Effects of long-term fox baiting on species composition and abundance in an Australian lizard community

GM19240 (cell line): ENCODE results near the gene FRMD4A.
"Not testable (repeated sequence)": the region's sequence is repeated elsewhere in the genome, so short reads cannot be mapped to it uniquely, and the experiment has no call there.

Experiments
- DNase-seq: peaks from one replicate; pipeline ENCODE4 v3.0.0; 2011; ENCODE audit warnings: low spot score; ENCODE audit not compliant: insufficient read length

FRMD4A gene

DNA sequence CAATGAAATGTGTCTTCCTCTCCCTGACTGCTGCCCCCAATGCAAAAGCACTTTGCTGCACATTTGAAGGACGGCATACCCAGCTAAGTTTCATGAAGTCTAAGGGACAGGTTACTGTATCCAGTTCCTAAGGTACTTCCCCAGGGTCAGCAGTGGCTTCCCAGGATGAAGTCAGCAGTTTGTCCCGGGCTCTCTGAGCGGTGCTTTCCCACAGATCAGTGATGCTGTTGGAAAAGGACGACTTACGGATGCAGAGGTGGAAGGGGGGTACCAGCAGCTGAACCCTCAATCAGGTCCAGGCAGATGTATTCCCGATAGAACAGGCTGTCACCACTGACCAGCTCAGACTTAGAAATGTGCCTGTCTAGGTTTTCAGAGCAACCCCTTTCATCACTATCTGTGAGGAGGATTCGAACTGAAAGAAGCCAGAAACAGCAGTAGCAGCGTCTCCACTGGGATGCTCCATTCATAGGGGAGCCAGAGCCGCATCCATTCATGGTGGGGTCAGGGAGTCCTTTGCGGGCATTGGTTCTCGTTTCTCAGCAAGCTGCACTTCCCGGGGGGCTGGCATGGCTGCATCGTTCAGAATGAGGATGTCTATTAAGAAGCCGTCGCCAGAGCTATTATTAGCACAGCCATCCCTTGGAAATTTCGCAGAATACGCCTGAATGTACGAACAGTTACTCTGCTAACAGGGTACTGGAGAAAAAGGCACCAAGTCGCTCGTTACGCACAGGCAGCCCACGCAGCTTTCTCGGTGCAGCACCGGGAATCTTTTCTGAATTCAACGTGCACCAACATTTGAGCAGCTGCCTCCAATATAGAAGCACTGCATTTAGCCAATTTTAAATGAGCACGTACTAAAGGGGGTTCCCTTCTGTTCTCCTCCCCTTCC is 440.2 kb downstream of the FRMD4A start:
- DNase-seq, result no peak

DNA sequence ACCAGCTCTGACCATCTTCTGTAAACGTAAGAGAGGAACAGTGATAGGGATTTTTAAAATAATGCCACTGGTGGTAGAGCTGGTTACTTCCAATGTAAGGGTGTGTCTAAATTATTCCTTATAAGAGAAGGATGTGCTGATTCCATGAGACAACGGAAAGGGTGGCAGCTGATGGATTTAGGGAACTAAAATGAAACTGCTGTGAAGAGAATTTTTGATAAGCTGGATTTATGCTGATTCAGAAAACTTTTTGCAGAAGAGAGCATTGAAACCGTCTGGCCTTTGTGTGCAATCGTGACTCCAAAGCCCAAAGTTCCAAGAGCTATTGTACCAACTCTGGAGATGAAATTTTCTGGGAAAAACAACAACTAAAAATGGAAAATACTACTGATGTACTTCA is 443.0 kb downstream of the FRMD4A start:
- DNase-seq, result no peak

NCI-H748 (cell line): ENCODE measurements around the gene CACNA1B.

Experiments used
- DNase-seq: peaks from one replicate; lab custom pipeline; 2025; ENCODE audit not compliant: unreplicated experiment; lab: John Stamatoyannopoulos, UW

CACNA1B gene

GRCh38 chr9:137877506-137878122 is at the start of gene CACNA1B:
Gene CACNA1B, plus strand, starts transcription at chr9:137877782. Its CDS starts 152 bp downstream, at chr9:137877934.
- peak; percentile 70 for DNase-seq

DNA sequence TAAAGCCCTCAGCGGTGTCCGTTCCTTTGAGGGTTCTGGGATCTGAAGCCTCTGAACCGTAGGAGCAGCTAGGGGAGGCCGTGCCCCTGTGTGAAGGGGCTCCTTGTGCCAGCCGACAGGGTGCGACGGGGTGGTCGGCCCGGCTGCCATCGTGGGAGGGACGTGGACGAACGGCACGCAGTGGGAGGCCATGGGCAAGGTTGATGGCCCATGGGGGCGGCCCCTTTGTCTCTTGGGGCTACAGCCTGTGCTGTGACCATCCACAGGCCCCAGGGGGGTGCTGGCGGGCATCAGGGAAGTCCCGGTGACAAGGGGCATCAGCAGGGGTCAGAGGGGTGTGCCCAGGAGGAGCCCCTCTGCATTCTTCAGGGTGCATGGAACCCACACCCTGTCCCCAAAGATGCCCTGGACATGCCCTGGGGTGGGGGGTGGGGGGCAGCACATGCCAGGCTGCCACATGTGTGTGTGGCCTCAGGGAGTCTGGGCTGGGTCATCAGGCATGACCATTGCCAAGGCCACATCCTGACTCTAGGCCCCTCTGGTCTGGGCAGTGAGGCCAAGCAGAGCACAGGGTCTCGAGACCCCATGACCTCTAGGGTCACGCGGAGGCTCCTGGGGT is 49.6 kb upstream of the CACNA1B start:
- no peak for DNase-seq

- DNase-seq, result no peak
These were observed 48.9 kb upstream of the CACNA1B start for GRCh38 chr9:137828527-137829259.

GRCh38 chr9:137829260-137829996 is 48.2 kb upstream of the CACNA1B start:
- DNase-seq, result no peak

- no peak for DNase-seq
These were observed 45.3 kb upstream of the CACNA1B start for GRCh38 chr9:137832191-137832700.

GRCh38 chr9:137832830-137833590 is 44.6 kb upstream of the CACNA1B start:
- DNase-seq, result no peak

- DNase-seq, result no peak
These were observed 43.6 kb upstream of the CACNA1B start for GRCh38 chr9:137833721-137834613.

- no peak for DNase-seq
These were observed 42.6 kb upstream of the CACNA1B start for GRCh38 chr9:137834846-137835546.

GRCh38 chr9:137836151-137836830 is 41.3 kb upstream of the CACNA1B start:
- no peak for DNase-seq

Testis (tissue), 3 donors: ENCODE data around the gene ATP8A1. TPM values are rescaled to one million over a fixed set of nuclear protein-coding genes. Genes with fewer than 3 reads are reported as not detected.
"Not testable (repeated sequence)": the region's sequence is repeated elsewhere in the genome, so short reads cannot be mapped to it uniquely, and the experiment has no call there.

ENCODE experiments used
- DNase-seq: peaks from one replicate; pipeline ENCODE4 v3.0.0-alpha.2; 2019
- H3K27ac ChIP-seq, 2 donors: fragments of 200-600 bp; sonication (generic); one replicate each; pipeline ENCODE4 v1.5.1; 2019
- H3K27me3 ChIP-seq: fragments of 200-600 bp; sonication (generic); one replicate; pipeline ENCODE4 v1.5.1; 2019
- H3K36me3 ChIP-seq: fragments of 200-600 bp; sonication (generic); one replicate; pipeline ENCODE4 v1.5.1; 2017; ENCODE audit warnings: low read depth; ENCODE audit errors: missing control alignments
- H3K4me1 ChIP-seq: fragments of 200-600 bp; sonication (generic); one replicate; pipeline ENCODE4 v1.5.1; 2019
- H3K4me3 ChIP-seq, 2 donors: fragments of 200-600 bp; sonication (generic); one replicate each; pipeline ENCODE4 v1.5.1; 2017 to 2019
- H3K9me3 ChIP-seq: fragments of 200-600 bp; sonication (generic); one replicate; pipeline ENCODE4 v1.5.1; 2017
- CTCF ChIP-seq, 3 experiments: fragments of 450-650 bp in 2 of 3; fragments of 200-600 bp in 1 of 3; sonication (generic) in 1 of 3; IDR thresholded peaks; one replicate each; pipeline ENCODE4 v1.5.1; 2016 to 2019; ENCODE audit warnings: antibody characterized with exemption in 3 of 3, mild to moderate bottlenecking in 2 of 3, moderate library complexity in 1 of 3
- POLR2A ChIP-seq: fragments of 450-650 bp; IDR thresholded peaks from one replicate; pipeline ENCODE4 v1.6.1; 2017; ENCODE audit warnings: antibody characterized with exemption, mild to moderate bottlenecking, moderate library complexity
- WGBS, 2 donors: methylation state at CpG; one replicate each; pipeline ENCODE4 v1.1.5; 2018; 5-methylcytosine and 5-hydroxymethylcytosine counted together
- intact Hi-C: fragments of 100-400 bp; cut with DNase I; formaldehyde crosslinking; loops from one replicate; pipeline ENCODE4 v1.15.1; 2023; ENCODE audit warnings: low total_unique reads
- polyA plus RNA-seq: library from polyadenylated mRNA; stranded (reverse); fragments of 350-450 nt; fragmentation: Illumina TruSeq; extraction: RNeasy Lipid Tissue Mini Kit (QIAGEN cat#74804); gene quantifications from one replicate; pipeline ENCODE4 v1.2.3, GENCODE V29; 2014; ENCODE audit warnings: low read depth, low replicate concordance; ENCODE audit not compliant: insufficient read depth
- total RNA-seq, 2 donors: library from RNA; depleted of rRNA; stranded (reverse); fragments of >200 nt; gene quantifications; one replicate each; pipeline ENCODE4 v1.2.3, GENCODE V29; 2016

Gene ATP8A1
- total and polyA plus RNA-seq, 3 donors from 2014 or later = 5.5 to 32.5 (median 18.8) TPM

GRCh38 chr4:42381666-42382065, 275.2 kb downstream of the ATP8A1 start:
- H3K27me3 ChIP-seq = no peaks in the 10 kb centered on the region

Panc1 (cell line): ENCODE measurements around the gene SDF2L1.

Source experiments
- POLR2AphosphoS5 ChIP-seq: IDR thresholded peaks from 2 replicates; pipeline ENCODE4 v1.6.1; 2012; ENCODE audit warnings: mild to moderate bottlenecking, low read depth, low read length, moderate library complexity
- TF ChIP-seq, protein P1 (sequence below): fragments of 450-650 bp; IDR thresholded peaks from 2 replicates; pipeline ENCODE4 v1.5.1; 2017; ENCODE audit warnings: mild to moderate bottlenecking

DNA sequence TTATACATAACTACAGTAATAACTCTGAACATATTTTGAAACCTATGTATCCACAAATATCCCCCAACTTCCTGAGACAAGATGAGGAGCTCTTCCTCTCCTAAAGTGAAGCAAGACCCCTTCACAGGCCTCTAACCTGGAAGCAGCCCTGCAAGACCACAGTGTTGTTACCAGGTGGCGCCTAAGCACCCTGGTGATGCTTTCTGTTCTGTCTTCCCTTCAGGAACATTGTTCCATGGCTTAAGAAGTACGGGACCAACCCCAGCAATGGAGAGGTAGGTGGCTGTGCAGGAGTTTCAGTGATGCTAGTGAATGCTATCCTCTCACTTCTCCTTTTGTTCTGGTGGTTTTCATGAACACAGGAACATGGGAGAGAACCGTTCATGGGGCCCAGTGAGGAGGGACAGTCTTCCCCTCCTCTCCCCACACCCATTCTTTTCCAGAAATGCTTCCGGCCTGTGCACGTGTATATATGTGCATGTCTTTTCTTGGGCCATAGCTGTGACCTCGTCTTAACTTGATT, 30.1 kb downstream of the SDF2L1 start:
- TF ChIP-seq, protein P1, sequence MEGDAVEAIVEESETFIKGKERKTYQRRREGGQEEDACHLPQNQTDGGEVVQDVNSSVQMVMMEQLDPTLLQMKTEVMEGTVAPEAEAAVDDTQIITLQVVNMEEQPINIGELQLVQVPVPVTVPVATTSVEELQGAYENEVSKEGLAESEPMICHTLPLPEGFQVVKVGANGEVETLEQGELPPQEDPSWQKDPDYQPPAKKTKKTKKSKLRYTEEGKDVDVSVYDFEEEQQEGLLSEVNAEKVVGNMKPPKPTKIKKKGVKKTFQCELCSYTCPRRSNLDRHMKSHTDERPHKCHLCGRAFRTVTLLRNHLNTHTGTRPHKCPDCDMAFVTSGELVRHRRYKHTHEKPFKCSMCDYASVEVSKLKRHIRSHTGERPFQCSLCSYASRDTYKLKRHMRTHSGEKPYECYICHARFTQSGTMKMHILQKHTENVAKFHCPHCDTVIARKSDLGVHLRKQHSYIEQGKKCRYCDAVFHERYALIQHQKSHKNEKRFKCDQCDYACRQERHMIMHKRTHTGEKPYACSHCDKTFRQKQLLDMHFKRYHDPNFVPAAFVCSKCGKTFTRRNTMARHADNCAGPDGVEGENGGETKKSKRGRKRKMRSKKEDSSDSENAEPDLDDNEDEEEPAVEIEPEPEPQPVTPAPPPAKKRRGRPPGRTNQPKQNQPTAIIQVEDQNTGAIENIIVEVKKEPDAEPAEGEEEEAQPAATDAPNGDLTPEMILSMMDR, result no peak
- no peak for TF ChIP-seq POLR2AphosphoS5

We report on the effects of almost a decade of 1080-fox baiting on a lizard community in a mosaic Australian habitat. Replicated comparisons of baited versus non-baited control areas with near-identical histories of bush fires, grazing and climate showed a higher density of red fox tracks ( Canis vulpes ) in the non-baited areas. Furthermore, the fox-baited areas showed a more than five times higher density of sand goannas ( Varanus gouldii ), a species that strongly overlaps the red fox in food niche breadth and is itself a direct target of fox predation, in particular its eggs and young. Exclusion of predators from a natural habitat led to significant increases in the density of small lizards, suggesting that predation can drive lizard population dynamics in this ecosystem. Replicated pitfall-trapping in three habitats in the control areas (with high fox and low goanna density) versus the baited areas (with low fox and high goanna density) showed that fox baiting had positive effects on the density of diurnal scincid lizards in open grassland, whereas the control areas showed higher density of nocturnal gecko lizards. Our interpretation is that fox removal may result in a shift in the top predator towards the sand goanna. Historically, this indigenous, endemic species was the natural top predator. It has co-evolved with its prey and that may have moulded it into a more efficient lizard predator per encounter than the introduced fox.